With today's economy, a grad getting out with student loan debt and a $10-15/hr job with no bennies might have trouble coming up with $3650/yr for savings. And 8% earnings on a small investment? Not likely. The only possible 8% money would be in stocks -- too volatile for someone starting out with college debt, no assets, and no emergency fund. He/she will be lucky to have an emergency fund by 30 or 35, at which point he/she could take on some investment risk to go after 8% -- assuming salary/wages high enough to cover student loan payments and keep a roof overhead.

Guest's picture

I can't believe how pessimistic you sound. I agree it is a rough time to graduate from college but I think it is very possible to save money and pay down debt post college. I am lucky that I majored in something that would give me decent job security but I know I will never being raking in a large salary. So I knew right from the beginning it was important to save. I was able to set aside a very decent emergency fun, start saving for retirement and make my regular student loan payments in just two years post college. The trick to it is that my living/day to day expenses are kept to a minimum. Thankfully, my student loans are not too outrageous and I live in a community in which I have a lower cost of living.

Guest's picture

Very good stuff! I think every college graduate should read and employ these. In regards to life insurance, another great reason to get it is to insure your insurability. As a life agent myself, I have tried to write life insurance for people who are 28-32 who are UNINSURABLE. Also, don't buy your life insurance online! Get an agent from a respectable company.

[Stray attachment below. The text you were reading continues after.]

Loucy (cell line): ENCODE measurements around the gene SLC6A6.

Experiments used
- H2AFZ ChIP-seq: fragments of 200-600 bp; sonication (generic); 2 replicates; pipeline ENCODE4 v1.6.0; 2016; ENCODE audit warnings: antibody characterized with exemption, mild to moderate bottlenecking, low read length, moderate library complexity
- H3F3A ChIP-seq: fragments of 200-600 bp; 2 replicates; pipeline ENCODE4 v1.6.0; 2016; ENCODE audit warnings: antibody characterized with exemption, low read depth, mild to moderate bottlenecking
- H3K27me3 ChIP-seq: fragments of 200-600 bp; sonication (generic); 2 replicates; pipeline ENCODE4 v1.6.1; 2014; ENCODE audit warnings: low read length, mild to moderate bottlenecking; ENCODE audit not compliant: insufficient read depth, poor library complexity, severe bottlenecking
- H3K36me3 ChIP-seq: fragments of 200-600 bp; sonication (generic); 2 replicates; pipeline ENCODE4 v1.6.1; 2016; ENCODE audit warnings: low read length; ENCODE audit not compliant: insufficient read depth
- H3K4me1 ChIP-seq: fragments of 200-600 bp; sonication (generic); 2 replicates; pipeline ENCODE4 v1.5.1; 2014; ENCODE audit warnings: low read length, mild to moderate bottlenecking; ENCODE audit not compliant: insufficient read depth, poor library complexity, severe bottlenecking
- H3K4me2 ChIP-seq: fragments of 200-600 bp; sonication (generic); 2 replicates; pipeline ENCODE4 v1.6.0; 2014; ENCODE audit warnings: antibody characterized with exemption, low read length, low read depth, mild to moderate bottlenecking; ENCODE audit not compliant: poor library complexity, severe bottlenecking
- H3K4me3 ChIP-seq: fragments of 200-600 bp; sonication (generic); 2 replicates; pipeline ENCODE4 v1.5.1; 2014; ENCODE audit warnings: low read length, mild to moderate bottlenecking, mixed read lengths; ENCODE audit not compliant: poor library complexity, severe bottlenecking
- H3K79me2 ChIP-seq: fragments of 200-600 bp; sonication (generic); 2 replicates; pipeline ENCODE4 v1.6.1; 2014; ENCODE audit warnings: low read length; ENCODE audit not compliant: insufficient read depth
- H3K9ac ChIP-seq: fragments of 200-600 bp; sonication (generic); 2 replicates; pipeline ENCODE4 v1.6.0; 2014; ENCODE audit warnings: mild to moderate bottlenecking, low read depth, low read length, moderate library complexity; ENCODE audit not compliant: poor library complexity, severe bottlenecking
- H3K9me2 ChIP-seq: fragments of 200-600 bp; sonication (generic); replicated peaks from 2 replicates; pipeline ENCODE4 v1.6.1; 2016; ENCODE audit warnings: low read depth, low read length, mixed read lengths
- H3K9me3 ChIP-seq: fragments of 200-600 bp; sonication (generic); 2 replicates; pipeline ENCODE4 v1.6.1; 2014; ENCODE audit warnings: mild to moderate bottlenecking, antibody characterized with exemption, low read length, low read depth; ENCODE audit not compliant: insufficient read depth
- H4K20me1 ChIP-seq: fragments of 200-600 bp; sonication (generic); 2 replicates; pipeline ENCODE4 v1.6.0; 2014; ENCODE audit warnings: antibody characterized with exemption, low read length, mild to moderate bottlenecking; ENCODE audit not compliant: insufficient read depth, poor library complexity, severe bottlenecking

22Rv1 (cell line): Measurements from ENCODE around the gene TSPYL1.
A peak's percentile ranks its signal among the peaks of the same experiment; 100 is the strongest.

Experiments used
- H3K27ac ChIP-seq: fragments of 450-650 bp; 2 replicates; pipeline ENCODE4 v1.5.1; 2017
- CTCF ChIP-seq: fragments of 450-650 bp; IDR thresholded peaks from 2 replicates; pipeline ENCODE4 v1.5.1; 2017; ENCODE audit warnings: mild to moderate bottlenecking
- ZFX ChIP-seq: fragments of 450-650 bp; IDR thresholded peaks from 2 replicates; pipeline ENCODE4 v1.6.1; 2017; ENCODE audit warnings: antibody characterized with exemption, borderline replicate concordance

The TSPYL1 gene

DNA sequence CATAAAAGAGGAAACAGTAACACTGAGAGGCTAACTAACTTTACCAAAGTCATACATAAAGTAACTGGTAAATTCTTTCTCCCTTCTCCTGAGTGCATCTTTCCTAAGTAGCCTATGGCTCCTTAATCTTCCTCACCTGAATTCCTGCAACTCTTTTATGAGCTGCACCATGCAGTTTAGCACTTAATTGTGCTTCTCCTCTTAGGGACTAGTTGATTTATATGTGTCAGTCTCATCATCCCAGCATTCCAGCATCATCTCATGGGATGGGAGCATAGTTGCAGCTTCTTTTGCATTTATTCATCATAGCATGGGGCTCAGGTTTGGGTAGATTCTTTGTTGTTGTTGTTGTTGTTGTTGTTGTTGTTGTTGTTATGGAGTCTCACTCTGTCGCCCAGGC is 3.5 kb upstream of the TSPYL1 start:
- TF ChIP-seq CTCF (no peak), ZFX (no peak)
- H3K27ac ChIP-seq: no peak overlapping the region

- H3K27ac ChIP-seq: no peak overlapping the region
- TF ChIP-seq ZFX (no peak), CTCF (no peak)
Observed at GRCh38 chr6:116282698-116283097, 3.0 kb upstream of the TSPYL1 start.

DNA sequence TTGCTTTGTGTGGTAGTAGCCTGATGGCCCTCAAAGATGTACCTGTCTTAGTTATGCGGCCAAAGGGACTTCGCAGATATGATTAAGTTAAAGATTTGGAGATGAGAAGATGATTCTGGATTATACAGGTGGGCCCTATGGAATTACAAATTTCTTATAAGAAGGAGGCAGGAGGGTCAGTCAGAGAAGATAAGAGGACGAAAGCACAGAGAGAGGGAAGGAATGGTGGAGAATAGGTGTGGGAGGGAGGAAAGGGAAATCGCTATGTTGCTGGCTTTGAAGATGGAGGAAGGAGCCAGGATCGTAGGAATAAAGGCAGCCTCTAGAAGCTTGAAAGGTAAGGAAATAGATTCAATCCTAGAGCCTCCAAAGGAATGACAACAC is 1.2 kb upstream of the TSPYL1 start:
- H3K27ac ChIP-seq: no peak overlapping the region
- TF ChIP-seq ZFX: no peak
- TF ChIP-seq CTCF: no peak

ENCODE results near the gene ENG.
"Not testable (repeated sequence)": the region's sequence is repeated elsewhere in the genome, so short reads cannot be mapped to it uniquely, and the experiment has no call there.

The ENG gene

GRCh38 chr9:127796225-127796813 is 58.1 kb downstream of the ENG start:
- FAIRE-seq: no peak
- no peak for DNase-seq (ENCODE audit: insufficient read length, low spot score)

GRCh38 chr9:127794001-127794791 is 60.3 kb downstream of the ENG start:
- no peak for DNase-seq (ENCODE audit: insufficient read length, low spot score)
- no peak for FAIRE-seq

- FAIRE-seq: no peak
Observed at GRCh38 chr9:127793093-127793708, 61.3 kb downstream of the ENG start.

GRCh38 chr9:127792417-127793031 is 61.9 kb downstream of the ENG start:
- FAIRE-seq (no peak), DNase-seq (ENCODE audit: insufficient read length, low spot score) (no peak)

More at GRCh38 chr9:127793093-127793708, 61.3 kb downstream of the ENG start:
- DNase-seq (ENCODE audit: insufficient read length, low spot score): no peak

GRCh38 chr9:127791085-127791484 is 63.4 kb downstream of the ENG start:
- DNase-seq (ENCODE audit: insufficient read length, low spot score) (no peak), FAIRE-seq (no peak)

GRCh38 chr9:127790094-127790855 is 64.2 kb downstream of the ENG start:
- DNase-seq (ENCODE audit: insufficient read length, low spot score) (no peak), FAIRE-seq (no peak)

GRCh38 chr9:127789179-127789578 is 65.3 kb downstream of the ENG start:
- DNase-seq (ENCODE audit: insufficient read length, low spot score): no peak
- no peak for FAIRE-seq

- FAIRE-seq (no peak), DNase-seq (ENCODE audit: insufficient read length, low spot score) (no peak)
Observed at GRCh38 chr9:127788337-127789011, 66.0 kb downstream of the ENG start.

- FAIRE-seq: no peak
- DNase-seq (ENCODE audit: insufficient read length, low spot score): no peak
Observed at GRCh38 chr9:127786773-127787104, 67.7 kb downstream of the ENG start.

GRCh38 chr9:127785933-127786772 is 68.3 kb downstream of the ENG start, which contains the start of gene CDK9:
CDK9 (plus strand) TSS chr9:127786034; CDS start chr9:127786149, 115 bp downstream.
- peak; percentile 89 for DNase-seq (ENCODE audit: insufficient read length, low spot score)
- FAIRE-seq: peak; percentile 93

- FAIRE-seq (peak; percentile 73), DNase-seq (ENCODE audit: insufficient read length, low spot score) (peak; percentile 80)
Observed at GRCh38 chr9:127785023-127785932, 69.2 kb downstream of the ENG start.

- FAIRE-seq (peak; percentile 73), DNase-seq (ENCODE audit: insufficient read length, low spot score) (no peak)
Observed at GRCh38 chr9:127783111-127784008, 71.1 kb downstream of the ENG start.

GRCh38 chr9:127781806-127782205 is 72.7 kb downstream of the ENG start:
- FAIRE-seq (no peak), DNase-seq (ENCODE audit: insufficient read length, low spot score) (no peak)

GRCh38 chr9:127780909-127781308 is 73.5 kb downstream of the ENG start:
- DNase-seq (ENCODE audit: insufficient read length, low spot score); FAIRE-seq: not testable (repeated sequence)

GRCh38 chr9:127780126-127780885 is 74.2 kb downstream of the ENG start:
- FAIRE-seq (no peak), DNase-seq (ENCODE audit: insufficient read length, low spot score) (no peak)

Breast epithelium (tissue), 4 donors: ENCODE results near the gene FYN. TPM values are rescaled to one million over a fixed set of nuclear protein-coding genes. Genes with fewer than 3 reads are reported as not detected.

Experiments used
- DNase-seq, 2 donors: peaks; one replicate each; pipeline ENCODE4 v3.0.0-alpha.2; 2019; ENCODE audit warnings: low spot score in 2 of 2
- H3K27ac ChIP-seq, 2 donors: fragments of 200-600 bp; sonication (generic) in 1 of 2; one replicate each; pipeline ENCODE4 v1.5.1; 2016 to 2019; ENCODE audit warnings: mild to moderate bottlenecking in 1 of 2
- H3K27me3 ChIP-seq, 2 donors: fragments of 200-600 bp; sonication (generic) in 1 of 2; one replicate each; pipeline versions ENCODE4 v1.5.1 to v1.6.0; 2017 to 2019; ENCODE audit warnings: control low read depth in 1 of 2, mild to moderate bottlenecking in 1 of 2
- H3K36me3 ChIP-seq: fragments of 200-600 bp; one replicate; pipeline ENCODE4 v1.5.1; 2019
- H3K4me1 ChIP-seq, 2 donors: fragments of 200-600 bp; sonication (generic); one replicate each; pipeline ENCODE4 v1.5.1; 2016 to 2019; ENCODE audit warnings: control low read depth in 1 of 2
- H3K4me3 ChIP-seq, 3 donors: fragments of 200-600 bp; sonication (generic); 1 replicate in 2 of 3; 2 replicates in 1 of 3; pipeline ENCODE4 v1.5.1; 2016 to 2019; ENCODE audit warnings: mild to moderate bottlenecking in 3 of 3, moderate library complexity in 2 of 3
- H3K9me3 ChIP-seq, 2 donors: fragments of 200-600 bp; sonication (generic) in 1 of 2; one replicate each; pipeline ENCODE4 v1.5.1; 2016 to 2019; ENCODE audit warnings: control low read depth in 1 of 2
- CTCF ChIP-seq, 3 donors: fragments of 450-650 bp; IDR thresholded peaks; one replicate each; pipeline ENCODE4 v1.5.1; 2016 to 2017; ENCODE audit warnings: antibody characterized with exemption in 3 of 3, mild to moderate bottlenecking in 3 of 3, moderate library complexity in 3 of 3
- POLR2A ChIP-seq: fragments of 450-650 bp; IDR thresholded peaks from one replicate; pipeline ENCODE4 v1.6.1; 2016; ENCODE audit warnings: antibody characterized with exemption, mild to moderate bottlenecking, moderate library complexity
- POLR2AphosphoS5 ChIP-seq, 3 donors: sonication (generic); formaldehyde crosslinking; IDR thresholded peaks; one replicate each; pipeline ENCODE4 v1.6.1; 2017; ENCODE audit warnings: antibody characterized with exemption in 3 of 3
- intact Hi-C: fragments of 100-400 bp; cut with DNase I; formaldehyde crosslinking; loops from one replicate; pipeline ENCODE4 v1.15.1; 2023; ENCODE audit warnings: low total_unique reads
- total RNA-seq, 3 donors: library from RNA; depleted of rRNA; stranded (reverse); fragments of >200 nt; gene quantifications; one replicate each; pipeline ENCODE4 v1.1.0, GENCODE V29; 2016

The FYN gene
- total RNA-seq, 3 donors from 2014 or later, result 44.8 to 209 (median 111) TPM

Guest's picture

As a current student in my junior year, this is a great article for recent grads to read and implement in their daily lives. However, I must admit life insurance is not a necessity and many young recent grads can simply not afford that extra expense in their budget.

Although it is important to start saving for retirement since social security may not be around for our generation, I encourage everyone I meet to save now! Don't wait until you graduate to start saving. Some banks will attach a savings account to your checking account for free. Every month, say the last day of each month, have a set amount transferred from your checking to your savings. At the end of the year evaluate how much you have saved and put it somewhere with a higher interest rate, like a CD.

Guest's picture

It is certainly difficult to save, especially just starting out. One thing I learned from experience is that if I wait until the end of the month to save, the money is not there. You have to pay yourself first, even if it is only $10.00 week /paycheck. Or, try to save $1.00 week 1 and then $2.00 week 2 and on and on for the year. The trick s to make it first and automatic. Life insurance can wait until someone is depending on your income.

Guest's picture

Something else that many new graduates overlook is the importance of estate planning. This is especially true for those who are married, have children, or have substantial wealth.